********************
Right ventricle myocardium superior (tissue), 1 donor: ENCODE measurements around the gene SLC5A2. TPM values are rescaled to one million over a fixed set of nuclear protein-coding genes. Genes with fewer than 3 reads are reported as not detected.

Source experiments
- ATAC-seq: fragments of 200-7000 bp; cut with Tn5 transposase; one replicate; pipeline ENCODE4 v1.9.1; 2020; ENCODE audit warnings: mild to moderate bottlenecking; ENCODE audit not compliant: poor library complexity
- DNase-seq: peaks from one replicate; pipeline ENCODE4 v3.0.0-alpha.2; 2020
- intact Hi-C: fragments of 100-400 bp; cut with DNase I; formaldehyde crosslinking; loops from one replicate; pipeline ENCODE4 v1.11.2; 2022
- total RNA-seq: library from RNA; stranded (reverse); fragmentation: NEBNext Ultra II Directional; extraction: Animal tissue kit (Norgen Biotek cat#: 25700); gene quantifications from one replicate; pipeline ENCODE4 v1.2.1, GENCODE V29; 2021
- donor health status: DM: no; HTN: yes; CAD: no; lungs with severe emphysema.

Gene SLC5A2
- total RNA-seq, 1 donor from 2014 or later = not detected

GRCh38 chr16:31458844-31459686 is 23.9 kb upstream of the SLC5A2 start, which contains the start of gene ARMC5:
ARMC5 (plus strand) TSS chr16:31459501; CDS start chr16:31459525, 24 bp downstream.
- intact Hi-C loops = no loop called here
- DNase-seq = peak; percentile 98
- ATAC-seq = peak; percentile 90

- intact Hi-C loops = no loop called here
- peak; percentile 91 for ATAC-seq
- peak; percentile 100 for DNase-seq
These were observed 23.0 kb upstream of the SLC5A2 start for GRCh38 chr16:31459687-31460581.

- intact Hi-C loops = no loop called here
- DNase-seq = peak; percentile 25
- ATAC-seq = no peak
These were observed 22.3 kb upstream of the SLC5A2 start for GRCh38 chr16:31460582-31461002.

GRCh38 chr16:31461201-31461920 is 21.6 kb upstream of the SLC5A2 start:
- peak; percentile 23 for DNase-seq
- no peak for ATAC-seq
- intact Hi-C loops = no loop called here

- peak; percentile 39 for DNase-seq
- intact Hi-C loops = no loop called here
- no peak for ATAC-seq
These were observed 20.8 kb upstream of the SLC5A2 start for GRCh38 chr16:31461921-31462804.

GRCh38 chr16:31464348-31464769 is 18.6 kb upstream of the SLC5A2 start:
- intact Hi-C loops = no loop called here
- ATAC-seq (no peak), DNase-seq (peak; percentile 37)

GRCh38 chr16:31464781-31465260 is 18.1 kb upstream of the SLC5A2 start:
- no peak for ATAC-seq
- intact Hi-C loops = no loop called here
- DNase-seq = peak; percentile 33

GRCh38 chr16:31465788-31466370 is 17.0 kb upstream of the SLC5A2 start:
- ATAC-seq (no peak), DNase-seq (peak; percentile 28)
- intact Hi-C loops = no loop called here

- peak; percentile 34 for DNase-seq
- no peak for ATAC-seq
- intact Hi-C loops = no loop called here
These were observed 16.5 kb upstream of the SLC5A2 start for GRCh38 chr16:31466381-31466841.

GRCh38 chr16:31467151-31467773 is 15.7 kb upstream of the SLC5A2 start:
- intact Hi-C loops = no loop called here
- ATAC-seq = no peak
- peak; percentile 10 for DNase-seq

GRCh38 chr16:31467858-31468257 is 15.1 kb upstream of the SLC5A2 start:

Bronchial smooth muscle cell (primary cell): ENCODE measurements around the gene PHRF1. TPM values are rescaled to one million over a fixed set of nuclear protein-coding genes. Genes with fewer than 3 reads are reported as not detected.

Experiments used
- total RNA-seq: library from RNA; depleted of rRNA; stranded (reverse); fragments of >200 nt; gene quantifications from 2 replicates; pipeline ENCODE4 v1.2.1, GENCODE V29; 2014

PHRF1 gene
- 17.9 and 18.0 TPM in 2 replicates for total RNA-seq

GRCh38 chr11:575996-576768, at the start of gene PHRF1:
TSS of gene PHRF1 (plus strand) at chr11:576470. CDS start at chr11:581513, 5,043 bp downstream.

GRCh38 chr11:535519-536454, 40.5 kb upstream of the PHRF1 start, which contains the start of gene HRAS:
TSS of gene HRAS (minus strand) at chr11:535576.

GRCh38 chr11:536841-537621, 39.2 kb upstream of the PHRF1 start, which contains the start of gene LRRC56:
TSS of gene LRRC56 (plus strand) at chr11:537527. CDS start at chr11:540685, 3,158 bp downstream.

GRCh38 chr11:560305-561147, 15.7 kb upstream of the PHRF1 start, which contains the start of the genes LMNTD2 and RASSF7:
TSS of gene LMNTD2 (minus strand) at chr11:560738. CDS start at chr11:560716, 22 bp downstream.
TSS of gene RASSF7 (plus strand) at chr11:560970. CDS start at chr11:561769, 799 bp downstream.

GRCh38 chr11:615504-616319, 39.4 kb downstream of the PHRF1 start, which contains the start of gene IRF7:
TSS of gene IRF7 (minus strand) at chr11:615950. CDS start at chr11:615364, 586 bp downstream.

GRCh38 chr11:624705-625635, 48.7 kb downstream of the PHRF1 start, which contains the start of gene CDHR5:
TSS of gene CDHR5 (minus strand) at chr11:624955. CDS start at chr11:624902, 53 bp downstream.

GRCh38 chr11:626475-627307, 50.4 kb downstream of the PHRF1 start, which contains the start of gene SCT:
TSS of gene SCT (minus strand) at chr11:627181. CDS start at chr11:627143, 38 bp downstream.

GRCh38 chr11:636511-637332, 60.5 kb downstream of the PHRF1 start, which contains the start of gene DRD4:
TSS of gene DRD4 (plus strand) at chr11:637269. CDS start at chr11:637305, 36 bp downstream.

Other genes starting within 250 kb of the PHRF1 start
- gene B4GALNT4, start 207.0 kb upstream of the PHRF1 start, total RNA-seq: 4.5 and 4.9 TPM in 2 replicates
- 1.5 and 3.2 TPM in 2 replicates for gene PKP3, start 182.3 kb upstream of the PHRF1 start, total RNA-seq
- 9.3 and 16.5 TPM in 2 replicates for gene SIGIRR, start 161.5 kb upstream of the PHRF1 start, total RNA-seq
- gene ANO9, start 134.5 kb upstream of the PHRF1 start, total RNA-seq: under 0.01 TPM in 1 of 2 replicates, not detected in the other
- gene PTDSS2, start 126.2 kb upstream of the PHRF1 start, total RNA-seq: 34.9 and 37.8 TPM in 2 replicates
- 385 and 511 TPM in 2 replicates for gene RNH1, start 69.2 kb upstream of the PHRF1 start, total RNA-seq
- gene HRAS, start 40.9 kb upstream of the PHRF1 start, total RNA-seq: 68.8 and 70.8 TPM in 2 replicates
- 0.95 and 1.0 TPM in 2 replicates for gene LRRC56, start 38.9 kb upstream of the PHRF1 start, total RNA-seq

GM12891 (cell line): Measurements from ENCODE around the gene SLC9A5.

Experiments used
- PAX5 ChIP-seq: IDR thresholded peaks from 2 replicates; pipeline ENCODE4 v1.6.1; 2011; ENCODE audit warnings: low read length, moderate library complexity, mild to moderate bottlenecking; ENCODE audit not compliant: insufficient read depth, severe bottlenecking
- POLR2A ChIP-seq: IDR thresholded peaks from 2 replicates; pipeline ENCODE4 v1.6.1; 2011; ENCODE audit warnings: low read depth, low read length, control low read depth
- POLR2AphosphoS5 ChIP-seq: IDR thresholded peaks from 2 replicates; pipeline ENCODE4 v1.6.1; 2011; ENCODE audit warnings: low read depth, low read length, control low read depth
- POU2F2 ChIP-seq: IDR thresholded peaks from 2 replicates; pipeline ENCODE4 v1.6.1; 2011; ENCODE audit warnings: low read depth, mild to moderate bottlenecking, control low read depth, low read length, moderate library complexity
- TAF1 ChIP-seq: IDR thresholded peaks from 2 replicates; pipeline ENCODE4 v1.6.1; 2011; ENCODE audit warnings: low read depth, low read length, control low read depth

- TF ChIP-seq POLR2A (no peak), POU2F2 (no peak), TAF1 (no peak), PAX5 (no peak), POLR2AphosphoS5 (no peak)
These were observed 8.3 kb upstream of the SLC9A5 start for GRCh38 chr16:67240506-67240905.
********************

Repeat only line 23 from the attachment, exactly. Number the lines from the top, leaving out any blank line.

GRCh38 chr16:31461201-31461920 is 21.6 kb upstream of the SLC5A2 start: